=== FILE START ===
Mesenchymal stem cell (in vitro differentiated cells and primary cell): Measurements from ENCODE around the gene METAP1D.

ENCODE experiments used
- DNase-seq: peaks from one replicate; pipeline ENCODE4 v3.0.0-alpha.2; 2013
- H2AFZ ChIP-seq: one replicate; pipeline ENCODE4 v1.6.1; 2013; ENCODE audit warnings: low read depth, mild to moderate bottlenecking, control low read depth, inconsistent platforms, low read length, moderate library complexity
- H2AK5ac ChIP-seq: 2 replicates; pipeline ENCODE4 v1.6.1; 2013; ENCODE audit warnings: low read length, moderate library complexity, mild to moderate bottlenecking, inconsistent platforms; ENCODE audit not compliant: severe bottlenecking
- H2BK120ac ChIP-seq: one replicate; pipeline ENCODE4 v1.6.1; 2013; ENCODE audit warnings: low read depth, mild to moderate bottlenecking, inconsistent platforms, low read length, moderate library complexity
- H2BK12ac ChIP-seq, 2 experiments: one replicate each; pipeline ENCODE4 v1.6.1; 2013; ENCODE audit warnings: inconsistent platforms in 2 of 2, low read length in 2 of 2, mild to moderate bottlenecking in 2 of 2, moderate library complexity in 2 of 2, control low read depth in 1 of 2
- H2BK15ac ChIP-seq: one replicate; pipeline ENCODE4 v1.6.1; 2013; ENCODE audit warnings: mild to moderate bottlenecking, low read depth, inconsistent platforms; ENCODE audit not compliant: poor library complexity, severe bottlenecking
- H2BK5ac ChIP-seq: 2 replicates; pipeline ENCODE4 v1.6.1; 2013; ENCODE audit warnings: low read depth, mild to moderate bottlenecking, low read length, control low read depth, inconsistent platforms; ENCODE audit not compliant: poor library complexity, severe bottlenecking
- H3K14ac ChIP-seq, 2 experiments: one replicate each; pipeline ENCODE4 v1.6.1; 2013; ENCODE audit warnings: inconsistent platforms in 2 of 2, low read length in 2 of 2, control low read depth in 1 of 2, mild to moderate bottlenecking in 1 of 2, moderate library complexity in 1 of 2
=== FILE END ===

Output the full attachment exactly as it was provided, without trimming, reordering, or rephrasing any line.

Mesenchymal stem cell (in vitro differentiated cells and primary cell): Measurements from ENCODE around the gene METAP1D.

ENCODE experiments used
- DNase-seq: peaks from one replicate; pipeline ENCODE4 v3.0.0-alpha.2; 2013
- H2AFZ ChIP-seq: one replicate; pipeline ENCODE4 v1.6.1; 2013; ENCODE audit warnings: low read depth, mild to moderate bottlenecking, control low read depth, inconsistent platforms, low read length, moderate library complexity
- H2AK5ac ChIP-seq: 2 replicates; pipeline ENCODE4 v1.6.1; 2013; ENCODE audit warnings: low read length, moderate library complexity, mild to moderate bottlenecking, inconsistent platforms; ENCODE audit not compliant: severe bottlenecking
- H2BK120ac ChIP-seq: one replicate; pipeline ENCODE4 v1.6.1; 2013; ENCODE audit warnings: low read depth, mild to moderate bottlenecking, inconsistent platforms, low read length, moderate library complexity
- H2BK12ac ChIP-seq, 2 experiments: one replicate each; pipeline ENCODE4 v1.6.1; 2013; ENCODE audit warnings: inconsistent platforms in 2 of 2, low read length in 2 of 2, mild to moderate bottlenecking in 2 of 2, moderate library complexity in 2 of 2, control low read depth in 1 of 2
- H2BK15ac ChIP-seq: one replicate; pipeline ENCODE4 v1.6.1; 2013; ENCODE audit warnings: mild to moderate bottlenecking, low read depth, inconsistent platforms; ENCODE audit not compliant: poor library complexity, severe bottlenecking
- H2BK5ac ChIP-seq: 2 replicates; pipeline ENCODE4 v1.6.1; 2013; ENCODE audit warnings: low read depth, mild to moderate bottlenecking, low read length, control low read depth, inconsistent platforms; ENCODE audit not compliant: poor library complexity, severe bottlenecking
- H3K14ac ChIP-seq, 2 experiments: one replicate each; pipeline ENCODE4 v1.6.1; 2013; ENCODE audit warnings: inconsistent platforms in 2 of 2, low read length in 2 of 2, control low read depth in 1 of 2, mild to moderate bottlenecking in 1 of 2, moderate library complexity in 1 of 2